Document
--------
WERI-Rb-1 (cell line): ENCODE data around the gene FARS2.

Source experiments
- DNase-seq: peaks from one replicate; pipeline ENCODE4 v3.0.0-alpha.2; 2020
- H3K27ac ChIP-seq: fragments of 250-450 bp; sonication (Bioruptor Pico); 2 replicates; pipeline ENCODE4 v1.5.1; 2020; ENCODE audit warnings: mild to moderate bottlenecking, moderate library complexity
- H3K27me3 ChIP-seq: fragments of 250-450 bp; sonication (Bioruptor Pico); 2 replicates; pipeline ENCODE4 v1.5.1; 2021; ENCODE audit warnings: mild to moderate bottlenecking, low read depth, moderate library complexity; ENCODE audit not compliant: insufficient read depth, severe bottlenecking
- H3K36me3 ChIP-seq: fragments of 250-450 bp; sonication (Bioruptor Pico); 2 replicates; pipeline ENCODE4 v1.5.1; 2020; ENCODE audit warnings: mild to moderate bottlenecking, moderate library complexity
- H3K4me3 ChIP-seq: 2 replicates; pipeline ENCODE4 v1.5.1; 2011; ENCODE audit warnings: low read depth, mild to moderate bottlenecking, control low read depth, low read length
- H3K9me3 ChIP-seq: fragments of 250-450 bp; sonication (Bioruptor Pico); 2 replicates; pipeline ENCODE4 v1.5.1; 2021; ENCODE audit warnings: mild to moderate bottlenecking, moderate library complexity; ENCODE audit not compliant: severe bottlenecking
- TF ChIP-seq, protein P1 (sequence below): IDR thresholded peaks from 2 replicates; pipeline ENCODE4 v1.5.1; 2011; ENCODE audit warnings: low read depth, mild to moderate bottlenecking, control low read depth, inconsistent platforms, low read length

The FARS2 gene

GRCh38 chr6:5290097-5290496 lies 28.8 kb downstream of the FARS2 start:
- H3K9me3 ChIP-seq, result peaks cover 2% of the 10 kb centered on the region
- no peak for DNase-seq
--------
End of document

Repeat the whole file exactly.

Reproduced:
WERI-Rb-1 (cell line): ENCODE data around the gene FARS2.

Source experiments
- DNase-seq: peaks from one replicate; pipeline ENCODE4 v3.0.0-alpha.2; 2020
- H3K27ac ChIP-seq: fragments of 250-450 bp; sonication (Bioruptor Pico); 2 replicates; pipeline ENCODE4 v1.5.1; 2020; ENCODE audit warnings: mild to moderate bottlenecking, moderate library complexity
- H3K27me3 ChIP-seq: fragments of 250-450 bp; sonication (Bioruptor Pico); 2 replicates; pipeline ENCODE4 v1.5.1; 2021; ENCODE audit warnings: mild to moderate bottlenecking, low read depth, moderate library complexity; ENCODE audit not compliant: insufficient read depth, severe bottlenecking
- H3K36me3 ChIP-seq: fragments of 250-450 bp; sonication (Bioruptor Pico); 2 replicates; pipeline ENCODE4 v1.5.1; 2020; ENCODE audit warnings: mild to moderate bottlenecking, moderate library complexity
- H3K4me3 ChIP-seq: 2 replicates; pipeline ENCODE4 v1.5.1; 2011; ENCODE audit warnings: low read depth, mild to moderate bottlenecking, control low read depth, low read length
- H3K9me3 ChIP-seq: fragments of 250-450 bp; sonication (Bioruptor Pico); 2 replicates; pipeline ENCODE4 v1.5.1; 2021; ENCODE audit warnings: mild to moderate bottlenecking, moderate library complexity; ENCODE audit not compliant: severe bottlenecking
- TF ChIP-seq, protein P1 (sequence below): IDR thresholded peaks from 2 replicates; pipeline ENCODE4 v1.5.1; 2011; ENCODE audit warnings: low read depth, mild to moderate bottlenecking, control low read depth, inconsistent platforms, low read length

The FARS2 gene

GRCh38 chr6:5290097-5290496 lies 28.8 kb downstream of the FARS2 start:
- H3K9me3 ChIP-seq, result peaks cover 2% of the 10 kb centered on the region
- no peak for DNase-seq